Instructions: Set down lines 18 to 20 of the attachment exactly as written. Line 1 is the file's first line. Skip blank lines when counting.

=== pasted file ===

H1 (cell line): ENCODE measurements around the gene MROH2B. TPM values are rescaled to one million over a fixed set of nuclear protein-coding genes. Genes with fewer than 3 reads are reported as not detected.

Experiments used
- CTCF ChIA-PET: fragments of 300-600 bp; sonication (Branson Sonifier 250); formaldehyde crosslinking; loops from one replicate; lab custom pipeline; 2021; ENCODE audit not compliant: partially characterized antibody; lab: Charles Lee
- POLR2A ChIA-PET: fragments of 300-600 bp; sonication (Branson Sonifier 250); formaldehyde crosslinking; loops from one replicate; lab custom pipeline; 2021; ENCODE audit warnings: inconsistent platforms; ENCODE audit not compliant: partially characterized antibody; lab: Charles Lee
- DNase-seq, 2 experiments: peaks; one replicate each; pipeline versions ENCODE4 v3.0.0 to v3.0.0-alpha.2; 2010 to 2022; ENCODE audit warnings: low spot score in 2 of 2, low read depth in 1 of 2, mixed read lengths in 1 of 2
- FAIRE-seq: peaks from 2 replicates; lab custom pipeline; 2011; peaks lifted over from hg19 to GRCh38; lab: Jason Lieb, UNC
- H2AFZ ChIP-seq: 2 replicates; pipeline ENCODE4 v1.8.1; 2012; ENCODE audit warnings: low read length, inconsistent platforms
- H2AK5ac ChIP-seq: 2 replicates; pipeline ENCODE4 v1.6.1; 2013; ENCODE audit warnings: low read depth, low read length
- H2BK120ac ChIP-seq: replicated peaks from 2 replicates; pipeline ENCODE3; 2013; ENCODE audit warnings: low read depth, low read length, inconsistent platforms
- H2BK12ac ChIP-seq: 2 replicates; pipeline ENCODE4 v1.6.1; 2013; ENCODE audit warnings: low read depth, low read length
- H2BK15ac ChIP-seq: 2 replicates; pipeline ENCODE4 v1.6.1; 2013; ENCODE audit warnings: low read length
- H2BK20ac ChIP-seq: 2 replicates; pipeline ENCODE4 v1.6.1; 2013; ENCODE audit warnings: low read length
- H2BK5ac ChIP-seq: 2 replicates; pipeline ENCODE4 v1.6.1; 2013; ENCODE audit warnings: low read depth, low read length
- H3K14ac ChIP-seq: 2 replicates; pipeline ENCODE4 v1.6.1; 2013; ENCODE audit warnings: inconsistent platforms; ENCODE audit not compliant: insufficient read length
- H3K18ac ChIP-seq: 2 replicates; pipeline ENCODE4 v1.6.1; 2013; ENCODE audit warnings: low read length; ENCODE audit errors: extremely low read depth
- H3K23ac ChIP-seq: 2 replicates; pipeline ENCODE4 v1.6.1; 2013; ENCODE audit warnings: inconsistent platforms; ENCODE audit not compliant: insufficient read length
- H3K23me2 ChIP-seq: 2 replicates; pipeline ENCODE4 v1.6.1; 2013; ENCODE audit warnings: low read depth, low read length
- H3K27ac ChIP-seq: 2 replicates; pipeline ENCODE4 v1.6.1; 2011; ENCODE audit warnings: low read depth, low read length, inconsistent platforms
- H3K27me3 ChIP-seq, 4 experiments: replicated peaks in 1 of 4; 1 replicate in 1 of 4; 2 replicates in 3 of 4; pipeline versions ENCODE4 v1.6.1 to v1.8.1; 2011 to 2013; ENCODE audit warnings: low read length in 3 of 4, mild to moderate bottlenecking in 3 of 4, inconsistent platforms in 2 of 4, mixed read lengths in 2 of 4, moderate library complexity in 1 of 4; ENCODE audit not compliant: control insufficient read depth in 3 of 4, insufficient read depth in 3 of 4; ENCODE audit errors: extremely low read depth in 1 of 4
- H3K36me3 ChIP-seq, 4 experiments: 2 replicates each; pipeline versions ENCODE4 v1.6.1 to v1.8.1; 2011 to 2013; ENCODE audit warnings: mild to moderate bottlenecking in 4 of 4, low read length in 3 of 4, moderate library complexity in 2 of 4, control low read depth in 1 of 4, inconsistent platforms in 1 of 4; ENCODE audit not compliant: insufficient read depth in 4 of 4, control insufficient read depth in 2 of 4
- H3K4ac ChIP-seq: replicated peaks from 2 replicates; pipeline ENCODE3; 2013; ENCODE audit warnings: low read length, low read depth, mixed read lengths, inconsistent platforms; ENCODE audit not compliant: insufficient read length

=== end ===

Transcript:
- H3K27ac ChIP-seq: 2 replicates; pipeline ENCODE4 v1.6.1; 2011; ENCODE audit warnings: low read depth, low read length, inconsistent platforms
- H3K27me3 ChIP-seq, 4 experiments: replicated peaks in 1 of 4; 1 replicate in 1 of 4; 2 replicates in 3 of 4; pipeline versions ENCODE4 v1.6.1 to v1.8.1; 2011 to 2013; ENCODE audit warnings: low read length in 3 of 4, mild to moderate bottlenecking in 3 of 4, inconsistent platforms in 2 of 4, mixed read lengths in 2 of 4, moderate library complexity in 1 of 4; ENCODE audit not compliant: control insufficient read depth in 3 of 4, insufficient read depth in 3 of 4; ENCODE audit errors: extremely low read depth in 1 of 4
- H3K36me3 ChIP-seq, 4 experiments: 2 replicates each; pipeline versions ENCODE4 v1.6.1 to v1.8.1; 2011 to 2013; ENCODE audit warnings: mild to moderate bottlenecking in 4 of 4, low read length in 3 of 4, moderate library complexity in 2 of 4, control low read depth in 1 of 4, inconsistent platforms in 1 of 4; ENCODE audit not compliant: insufficient read depth in 4 of 4, control insufficient read depth in 2 of 4